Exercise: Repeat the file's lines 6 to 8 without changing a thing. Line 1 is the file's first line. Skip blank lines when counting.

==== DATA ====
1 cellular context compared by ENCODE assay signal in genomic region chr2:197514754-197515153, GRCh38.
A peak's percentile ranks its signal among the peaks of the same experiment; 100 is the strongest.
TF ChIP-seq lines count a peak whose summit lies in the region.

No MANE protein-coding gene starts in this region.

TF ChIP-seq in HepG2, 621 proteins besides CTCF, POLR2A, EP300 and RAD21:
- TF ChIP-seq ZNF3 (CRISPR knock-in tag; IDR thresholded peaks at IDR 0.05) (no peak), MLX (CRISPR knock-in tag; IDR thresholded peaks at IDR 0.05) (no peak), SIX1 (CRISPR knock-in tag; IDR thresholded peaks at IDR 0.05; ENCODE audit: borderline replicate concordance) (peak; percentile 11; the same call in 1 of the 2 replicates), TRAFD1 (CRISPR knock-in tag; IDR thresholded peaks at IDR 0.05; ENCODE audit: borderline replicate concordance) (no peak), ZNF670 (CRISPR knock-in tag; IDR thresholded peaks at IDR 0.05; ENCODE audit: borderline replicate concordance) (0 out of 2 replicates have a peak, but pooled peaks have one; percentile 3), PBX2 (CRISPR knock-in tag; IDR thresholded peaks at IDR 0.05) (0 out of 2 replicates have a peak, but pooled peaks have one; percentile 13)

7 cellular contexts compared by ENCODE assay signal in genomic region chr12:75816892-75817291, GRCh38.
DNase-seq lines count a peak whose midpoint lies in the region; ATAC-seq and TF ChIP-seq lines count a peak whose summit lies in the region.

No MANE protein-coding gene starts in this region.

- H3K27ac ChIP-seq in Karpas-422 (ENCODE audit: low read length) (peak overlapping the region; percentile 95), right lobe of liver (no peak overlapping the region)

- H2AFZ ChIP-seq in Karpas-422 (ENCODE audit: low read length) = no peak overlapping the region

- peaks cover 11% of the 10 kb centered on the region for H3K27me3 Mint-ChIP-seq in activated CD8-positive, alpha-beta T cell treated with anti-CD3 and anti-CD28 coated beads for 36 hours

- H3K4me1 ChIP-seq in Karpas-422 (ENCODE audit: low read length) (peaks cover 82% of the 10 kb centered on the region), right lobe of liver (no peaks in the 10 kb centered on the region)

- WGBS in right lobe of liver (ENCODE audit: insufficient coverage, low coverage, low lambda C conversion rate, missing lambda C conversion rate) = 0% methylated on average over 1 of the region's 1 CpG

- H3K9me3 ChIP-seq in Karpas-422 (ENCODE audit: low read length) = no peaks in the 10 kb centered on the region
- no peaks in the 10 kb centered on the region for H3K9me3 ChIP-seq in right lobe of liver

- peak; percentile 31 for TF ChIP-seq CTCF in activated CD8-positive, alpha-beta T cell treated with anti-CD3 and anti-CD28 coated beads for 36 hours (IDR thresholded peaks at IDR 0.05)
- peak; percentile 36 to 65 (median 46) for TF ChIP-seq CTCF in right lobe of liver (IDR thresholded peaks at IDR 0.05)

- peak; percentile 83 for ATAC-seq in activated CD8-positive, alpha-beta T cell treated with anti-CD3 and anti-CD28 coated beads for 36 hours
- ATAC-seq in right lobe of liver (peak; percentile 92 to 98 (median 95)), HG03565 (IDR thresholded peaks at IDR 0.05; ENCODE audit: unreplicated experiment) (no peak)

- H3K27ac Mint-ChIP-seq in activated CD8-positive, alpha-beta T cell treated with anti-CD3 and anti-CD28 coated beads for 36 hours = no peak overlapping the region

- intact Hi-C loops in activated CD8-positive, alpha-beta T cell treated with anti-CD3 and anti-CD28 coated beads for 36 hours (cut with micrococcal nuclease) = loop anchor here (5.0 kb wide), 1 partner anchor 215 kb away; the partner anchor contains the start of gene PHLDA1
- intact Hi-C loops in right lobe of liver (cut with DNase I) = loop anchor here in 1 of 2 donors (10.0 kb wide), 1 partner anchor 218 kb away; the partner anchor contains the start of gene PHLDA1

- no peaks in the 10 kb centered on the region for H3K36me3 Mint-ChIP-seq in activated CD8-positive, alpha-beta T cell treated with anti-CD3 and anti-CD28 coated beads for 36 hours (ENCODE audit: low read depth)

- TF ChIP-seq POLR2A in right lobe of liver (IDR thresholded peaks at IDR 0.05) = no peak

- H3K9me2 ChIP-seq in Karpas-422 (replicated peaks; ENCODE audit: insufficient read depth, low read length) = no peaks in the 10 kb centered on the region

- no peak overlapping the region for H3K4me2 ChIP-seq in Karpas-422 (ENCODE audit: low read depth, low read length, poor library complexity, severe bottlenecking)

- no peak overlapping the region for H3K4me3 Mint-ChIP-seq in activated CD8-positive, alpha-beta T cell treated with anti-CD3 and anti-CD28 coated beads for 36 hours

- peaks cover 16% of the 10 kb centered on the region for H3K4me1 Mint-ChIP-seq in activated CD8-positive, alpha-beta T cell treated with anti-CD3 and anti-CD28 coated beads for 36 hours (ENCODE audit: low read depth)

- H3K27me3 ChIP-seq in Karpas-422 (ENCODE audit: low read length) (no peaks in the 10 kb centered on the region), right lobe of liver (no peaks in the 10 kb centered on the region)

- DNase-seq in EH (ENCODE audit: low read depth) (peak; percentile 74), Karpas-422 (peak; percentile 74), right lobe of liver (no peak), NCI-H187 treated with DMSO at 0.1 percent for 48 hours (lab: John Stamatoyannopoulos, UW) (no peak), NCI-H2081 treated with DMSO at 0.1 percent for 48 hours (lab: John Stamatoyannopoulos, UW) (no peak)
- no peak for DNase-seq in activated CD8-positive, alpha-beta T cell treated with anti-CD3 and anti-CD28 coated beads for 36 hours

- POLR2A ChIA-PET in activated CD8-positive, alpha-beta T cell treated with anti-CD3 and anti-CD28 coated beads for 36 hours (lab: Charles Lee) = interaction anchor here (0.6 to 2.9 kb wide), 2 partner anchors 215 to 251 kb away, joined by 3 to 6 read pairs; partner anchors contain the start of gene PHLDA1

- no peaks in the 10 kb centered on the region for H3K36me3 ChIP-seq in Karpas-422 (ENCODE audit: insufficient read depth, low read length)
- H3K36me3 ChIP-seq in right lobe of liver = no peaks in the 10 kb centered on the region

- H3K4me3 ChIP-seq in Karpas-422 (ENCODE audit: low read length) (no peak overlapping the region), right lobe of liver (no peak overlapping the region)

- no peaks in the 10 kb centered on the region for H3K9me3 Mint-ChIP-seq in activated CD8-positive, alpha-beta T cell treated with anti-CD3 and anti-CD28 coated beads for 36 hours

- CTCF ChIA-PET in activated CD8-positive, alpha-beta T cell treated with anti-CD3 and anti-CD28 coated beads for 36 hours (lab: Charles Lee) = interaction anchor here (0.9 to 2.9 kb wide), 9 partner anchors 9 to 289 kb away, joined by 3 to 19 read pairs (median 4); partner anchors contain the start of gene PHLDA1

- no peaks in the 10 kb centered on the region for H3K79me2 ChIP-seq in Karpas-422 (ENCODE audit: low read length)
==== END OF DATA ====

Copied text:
- TF ChIP-seq ZNF3 (CRISPR knock-in tag; IDR thresholded peaks at IDR 0.05) (no peak), MLX (CRISPR knock-in tag; IDR thresholded peaks at IDR 0.05) (no peak), SIX1 (CRISPR knock-in tag; IDR thresholded peaks at IDR 0.05; ENCODE audit: borderline replicate concordance) (peak; percentile 11; the same call in 1 of the 2 replicates), TRAFD1 (CRISPR knock-in tag; IDR thresholded peaks at IDR 0.05; ENCODE audit: borderline replicate concordance) (no peak), ZNF670 (CRISPR knock-in tag; IDR thresholded peaks at IDR 0.05; ENCODE audit: borderline replicate concordance) (0 out of 2 replicates have a peak, but pooled peaks have one; percentile 3), PBX2 (CRISPR knock-in tag; IDR thresholded peaks at IDR 0.05) (0 out of 2 replicates have a peak, but pooled peaks have one; percentile 13)

7 cellular contexts compared by ENCODE assay signal in genomic region chr12:75816892-75817291, GRCh38.
DNase-seq lines count a peak whose midpoint lies in the region; ATAC-seq and TF ChIP-seq lines count a peak whose summit lies in the region.